Stocks slump af­ter surge in global sales

Wall Street’s worst losses in eight months trig­gered a storm that also hit Asia and emerg­ing mar­kets

Cape Times - - WORLD - MARC JONES

EURO­PEAN stocks slumped to a 21-month low yes­ter­day af­ter Wall Street’s worst losses in eight months trig­gered a surge of global sell­ing that also hit Asia and emerg­ing mar­kets.

Losses in Lon­don, Paris and Mi­lan were at nearly 2 per­cent ahead of what looked set to be an­other early dive from Wall Street, al­though it wasn’t quite as dra­matic as the overnight ses­sion in Asia.

MSCI’s broad­est in­dex of Asian shares not in­clud­ing Ja­pan ended down 3.6 per­cent, hav­ing struck its low­est level since March 2017. China’s main in­dexes had slumped over 5 per­cent.

It meant MSCI’s 24-coun­try emerg­ing mar­ket in­dex was hav­ing its worst day since early 2016, af­ter Wall Street’s swoon had given the 47-coun­try world in­dex equiv­a­lent its worst day since Fe­bru­ary.

“Eq­uity mar­kets are locked in a sharp sell-off, with con­cern around how far yields will rise, warn­ings from the IMF about fi­nan­cial sta­bil­ity risks and con­tin­ued trade ten­sion all driv­ing un­cer­tainty,” said an­a­lysts at ANZ.

The sell-off, which came as the head of the IMF, Chris­tine La­garde, said stock mar­ket val­u­a­tions have been “ex­tremely high”, erased hun­dreds of bil­lions of dol­lars of global wealth.

Ja­pan’s Nikkei ended down 3.9 per­cent, its steep­est daily drop since March. The broader Topix lost around $207 bil­lion (R3 tril­lion) in mar­ket value, fall­ing 3.5 per­cent.

Shang­hai’s drop was its most se­vere since Fe­bru­ary 2016 and left it at its low­est level since late 2014. Shares in Tai­wan were even harder hit, los­ing 6.3 per­cent. Seoul’s Kospi in­dex dropped 3.8 per­cent.

“I think what hap­pened was that we were a max­i­mum el­e­va­tion of risk ap­petite and max­i­mum val­u­a­tion of (US) large caps and tech, so when you have that sit­u­a­tion you are al­ways vul­ner­a­ble,” said UBP macro and FX strate­gist Koon Chow.

Europe’s traders re­treated to the safety of Ger­man and other higher-rated gov­ern­ment bonds.

Ital­ian bonds aren’t on that list though, and though they squeezed through a e6.5 bil­lion debt sale, they saw more sell­ing amid on­go­ing con­cern about the coun­try’s fi­nan­cial health.

“It re­mains to be seen whether the ac­cel­er­at­ing eq­uity plunge is a healthy cor­rec­tion or the tip of the ice­berg,” Com­merzbank an­a­lysts said in a note.

Sink­ing global shares had raised the stakes for US in­fla­tion fig­ures which ended up com­ing in rel­a­tively tame. High in­fla­tion would only stoke spec­u­la­tion of more ag­gres­sive rate hikes from the Fed­eral Re­serve – one of the things that has spooked mar­kets.

On Wall Street, the S&P500’s sharpest one-day fall since Fe­bru­ary on Tues­day had wiped out around $850 bil­lion as the S&P top­pled over 3 per­cent and the Nas­daq’s high-fly­ing tech shares tum­bled even more on fears of slow­ing de­mand.

The blood­let­ting at­tracted the at­ten­tion of US Pres­i­dent Don­ald Trump, who pointed an ac­cus­ing fin­ger at the Fed for rais­ing in­ter­est rates.

“I re­ally dis­agree with what the Fed is do­ing,” Trump told re­porters be­fore a po­lit­i­cal rally in Penn­syl­va­nia. “I think the Fed has gone crazy.”

Hawk­ish com­men­tary from Fed pol­i­cy­mak­ers trig­gered the sell-off in Trea­suries last week and sent long-term yields to their high­est in seven years.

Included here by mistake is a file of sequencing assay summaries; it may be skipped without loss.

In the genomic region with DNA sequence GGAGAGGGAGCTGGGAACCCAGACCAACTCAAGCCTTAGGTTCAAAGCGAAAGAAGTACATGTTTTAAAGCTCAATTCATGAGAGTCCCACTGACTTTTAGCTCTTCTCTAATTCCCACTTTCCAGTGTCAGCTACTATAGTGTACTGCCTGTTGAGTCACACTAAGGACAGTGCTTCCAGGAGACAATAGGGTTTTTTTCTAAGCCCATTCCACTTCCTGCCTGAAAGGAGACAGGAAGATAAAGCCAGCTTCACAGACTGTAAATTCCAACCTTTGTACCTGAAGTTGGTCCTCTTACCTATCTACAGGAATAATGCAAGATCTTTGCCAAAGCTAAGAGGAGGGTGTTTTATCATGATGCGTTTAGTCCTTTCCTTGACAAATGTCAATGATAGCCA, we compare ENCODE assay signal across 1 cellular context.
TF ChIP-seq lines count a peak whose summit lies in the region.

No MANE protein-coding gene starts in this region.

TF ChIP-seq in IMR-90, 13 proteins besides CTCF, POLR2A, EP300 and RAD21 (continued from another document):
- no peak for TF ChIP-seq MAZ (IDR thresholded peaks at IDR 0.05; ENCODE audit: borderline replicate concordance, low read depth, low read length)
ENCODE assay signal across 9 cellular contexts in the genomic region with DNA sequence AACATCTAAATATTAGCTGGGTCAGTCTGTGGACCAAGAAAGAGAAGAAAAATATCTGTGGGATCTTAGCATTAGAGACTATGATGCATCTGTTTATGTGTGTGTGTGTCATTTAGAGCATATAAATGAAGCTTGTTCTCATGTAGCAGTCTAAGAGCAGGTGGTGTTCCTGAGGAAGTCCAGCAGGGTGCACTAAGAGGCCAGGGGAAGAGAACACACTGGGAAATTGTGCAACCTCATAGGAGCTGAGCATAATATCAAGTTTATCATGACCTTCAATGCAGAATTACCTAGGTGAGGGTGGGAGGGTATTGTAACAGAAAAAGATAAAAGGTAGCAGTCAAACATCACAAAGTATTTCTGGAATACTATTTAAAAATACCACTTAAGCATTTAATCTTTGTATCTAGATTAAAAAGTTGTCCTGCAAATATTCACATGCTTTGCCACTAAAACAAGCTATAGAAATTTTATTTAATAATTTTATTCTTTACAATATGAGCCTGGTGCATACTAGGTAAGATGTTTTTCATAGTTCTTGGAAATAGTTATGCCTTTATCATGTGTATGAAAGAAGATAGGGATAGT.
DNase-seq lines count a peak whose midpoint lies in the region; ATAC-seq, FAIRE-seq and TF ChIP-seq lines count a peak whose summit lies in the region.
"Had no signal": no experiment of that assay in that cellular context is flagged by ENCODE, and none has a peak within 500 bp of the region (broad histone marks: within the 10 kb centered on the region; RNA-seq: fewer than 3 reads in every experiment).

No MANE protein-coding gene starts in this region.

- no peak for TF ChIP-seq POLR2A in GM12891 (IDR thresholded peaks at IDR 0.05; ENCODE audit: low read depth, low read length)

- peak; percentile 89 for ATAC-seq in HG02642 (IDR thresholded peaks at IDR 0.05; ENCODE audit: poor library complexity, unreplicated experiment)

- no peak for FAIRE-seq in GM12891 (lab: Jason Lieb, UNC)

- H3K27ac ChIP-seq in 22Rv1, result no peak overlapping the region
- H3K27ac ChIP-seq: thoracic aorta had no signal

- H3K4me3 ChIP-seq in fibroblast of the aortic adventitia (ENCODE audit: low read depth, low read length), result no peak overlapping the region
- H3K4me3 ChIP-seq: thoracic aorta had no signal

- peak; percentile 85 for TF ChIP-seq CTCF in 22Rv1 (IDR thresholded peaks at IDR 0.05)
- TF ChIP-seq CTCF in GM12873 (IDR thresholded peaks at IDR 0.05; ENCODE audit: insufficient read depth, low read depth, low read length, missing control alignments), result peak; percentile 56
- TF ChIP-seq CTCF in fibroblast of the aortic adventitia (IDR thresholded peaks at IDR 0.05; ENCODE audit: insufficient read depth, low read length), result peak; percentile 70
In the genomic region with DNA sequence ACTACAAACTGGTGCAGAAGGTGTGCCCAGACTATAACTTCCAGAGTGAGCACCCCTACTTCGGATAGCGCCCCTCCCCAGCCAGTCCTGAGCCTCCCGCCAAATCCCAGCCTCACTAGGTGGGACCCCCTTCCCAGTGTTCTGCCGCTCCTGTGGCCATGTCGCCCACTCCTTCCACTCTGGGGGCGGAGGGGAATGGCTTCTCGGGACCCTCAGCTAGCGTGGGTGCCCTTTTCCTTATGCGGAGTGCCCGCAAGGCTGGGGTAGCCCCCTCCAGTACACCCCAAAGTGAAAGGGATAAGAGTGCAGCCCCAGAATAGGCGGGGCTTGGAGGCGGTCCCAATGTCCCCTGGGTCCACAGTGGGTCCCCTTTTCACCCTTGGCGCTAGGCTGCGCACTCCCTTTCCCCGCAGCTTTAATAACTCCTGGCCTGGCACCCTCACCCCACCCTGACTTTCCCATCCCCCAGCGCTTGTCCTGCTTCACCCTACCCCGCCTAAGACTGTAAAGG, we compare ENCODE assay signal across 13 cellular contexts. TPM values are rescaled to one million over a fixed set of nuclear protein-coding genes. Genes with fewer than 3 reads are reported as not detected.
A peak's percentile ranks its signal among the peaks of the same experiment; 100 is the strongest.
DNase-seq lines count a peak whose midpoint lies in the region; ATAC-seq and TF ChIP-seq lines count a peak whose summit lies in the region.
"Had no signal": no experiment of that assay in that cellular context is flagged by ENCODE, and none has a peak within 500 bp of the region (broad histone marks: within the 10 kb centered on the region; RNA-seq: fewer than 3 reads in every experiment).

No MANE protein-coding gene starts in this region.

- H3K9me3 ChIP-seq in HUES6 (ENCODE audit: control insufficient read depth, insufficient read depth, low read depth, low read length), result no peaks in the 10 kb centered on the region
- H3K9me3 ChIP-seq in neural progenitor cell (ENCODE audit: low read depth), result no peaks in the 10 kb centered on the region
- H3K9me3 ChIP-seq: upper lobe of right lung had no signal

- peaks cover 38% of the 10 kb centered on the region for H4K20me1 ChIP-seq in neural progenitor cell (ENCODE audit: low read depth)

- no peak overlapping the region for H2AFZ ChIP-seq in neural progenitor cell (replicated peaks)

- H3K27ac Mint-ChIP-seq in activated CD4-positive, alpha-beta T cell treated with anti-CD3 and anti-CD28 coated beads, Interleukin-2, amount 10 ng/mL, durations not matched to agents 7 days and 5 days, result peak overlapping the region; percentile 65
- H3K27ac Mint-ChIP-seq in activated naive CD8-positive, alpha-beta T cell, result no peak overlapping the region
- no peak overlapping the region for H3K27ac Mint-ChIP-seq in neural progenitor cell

The surge made stocks look less at­trac­tive com­pared with bonds while also threat­en­ing to curb eco­nomic ac­tiv­ity and prof­its.

“The rise in Trea­sury yields has been the pri­mary cat­a­lyst for the sell-off in eq­ui­ties, since higher yields sug­gest a lower present value of fu­ture div­i­dend streams, as­sum­ing an un­changed eco­nomic out­look,” said Steven Fried­man, se­nior econ­o­mist at BNP Paribas As­set Man­age­ment.

“It is also pos­si­ble that eq­uity in­vestors are grow­ing con­cerned that the Fed­eral Re­serve’s pro­jected rate path will choke off the ex­pan­sion.”

The shift in yields is also suck­ing funds out of emerg­ing mar­kets. More than $1 tril­lion has been wiped off MSCI’s EM in­dex since Jan­uary and there has been par­tic­u­lar pres­sure on the Chi­nese yuan as Bei­jing fights a pro­tracted trade bat­tle with the US.

China’s cen­tral bank has been al­low­ing the yuan to grad­u­ally de­cline, break­ing the 6.9000 bar­rier and lead­ing spec­u­la­tors to push the dol­lar up to 6.9377 at 8am.

China’s move has forced other emerg­ing-mar­ket cur­ren­cies to weaken to stay com­pet­i­tive and drawn the ire of the US, which sees it as an un­fair de­val­u­a­tion.

“The yuan has al­ready weak­ened sig­nif­i­cantly, to off­set the tar­iffs an­nounced so far,” said Alan Ruskin, Deutsche’s global head of G10 FX strat­egy. “Fur­ther weak­ness could ex­ac­er­bate con­cerns of a self-ful­fill­ing flight of cap­i­tal and a loss of con­trol.”

The dol­lar was al­ready los­ing ground to both the yen and the euro, as in­vestors favoured cur­ren­cies of coun­tries that boasted large cur­rent ac­count sur­pluses.

The euro was at $1.1550, up from a low of $1.1429 early in the week. The dol­lar lapsed to 112.17 yen, a re­treat from last week’s 114.54 peak.

Oil prices skid­ded in line with US eq­uity mar­kets. Brent crude fell 1.6 per­cent to $81.75 a bar­rel. US crude dropped 1.5 per­cent to $72.07.

| EPA-EFE

A BEAR and a bull at the Frank­furt Stock Ex­change. Global mar­kets tum­bled fol­low­ing a sell-off at New York Stock Ex­change on Wed­nes­day amid wor­ries re­lated to a trade war be­tween the US and China. The bull sym­bol­ises up­ward trends, the bear down­ward.

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